• Dulin VV, Matveyenko IP (2002) Alpha-Rossi Determination of deeply subcritical states of multiplying media. Izvestia Vysshikh Uchebnykh Zawedeniy. Yadernaya Energetika [News of Higher Educational Institutions. Nuclear Power Engineering] 1: 9–18. [in Russian]
  • Dulin VV, Zabrodskaya SA (2005) About Contribution of (α, n) Reaction to Intensity of Neutron Radiation of Dioxide of Plutonium. Izvestia Vysshikh Uchebnykh Zawedeniy. Yadernaya Energetika [News of Higher Educational Institutions. Nuclear Power Engineering] 4: 18–24. [in Russian]
  • Ghal-Eh N, Rahmani F, Bedenko SV (2019) Conceptual Design for a New Heterogeneous 241Am-9Be Neutron Source Assembly using Sources4C-MCNPX Hybrid Simulations. Applied Radiation and Isotopes 153: 108811. https://doi.org/10.1016/j.apradiso.2019.108811
  • Grabezhnoy VA, Dulin VA, Dulin VV, Mikhaylov GM (2021) On the Determination of Neutron Multiplication by the Rossi-alpha Method. Izvestia Vysshikh Uchebnykh Zawedeniy. Yadernaya Energetika [News of Higher Educational Institutions. Nuclear Power Engineering] 2: 50–58. [in Russian] https://doi.org/10.26583/npe.2021.2.05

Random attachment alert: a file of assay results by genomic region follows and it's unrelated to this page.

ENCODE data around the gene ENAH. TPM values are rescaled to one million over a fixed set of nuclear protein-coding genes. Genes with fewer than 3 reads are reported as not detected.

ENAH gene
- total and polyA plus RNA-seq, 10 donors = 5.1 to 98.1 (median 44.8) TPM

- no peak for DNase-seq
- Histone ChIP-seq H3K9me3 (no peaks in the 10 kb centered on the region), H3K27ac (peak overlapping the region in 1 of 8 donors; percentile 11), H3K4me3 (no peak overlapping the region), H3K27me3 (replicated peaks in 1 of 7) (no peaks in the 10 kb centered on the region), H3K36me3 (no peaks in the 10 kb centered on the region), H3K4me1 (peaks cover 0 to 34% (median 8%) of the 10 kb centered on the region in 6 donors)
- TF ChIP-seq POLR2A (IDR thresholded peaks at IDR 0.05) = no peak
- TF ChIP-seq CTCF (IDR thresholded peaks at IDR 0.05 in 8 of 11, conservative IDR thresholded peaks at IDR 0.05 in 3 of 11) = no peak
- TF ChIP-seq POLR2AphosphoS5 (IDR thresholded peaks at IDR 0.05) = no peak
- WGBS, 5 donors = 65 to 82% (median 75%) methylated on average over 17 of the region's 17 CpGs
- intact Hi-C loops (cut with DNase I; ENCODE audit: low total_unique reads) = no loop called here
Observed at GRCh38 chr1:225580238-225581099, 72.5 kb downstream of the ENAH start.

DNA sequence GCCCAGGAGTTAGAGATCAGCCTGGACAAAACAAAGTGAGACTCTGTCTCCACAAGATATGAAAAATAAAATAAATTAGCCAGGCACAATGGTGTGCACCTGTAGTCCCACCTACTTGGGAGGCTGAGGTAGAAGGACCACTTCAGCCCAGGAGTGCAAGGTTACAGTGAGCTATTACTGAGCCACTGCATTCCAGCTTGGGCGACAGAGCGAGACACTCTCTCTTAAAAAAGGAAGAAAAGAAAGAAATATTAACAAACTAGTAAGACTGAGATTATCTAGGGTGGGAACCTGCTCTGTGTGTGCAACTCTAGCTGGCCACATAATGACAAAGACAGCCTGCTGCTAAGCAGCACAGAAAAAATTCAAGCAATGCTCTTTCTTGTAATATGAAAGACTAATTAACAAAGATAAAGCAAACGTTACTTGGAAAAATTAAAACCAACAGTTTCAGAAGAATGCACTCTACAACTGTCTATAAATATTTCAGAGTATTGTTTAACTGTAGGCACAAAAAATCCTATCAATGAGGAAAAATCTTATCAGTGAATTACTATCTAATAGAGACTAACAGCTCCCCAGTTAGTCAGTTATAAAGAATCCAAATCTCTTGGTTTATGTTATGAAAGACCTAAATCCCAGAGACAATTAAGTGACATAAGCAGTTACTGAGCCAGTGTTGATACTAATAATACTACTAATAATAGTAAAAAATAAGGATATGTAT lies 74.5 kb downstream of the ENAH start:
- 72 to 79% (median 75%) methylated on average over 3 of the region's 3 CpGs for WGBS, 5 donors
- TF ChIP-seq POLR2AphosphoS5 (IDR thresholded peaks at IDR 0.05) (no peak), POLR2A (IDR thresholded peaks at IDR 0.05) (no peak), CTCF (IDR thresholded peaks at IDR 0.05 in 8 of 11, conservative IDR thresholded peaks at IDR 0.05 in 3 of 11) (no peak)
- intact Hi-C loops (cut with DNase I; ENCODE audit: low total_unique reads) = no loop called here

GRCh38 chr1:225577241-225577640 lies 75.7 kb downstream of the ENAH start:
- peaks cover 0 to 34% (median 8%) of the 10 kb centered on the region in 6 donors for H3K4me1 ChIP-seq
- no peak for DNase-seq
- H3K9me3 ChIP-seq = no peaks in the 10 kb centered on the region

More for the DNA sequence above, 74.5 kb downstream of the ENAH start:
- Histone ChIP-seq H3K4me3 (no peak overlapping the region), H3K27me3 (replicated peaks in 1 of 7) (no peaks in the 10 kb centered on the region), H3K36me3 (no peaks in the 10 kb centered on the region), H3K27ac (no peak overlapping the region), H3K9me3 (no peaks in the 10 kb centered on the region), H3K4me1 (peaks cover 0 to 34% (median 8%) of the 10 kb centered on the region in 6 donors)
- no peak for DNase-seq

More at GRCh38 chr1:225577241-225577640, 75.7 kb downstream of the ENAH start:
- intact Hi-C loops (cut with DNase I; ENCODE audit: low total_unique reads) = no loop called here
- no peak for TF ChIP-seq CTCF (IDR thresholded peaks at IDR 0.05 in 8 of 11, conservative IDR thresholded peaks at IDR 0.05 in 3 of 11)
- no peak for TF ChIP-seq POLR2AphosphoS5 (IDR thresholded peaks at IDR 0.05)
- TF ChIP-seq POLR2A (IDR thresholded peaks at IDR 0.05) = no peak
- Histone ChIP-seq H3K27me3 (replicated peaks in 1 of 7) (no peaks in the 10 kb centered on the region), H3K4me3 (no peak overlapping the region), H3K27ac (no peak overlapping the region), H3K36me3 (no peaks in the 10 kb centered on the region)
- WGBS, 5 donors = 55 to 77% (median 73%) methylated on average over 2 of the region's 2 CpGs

• Irkimbekov RA, Zhagiparova LK, Kotov VM, Vurim AD, Gnyrya VS (2019) Neutronics Model of the IVG.1M Reactor: Development and Critical-State Verification. Atomnaya energiya [Atomic Energy] 127: 69–76. https://doi.org/10.1007/s10512-019-00587-1
  • Vlaskin GN, Khomyakov YuS (2021) Neutron Spectra of (a, n) Reactions on Thick Targets of Light Elements. Atomnaya energiya [Atomic Energy] 130(2): 98–110. [in Russian] https://doi.org/10.1007/s10512-021-00781-0
  • Vlaskin GN, Khomyakov YuS, Bulanenko VI (2015) Neutron Yield of the Reaction (α, n) on Thick Targets Comprised of Light Elements. Atomnaya energiya [Atomic Energy] 117(5): 357–365. https://doi.org/10.1007/s10512-015-9933-5
  • Wilson WB, Perry RT, Charlton WS, Parish TA (2009) Sources: A Code for Calculating (alpha, n), Spontaneous Fission, and Delayed Neutron Sources and Spectra. Progress in Nuclear Energy 51(4–5): 608–613. https://doi.org/10.1016/j.pnucene.2008.11.007
  • Zhanbolatov OM, Vurim AD, Surayev AS, Irkimbekov RA (2022) Development of Scenarios for Controlling the Fuel Campaign of the IVG.1M Reactor with Leu-Fuel. Journal of Physics: Conference Series 2155: 012017. https://doi.org/10.1088/1742-6596/2155/1/012017

* Russian text published: Izvestiya vuzov. Yadernaya Energetika (ISSN 0204-3327), 2022, n. 1, pp. 130–139.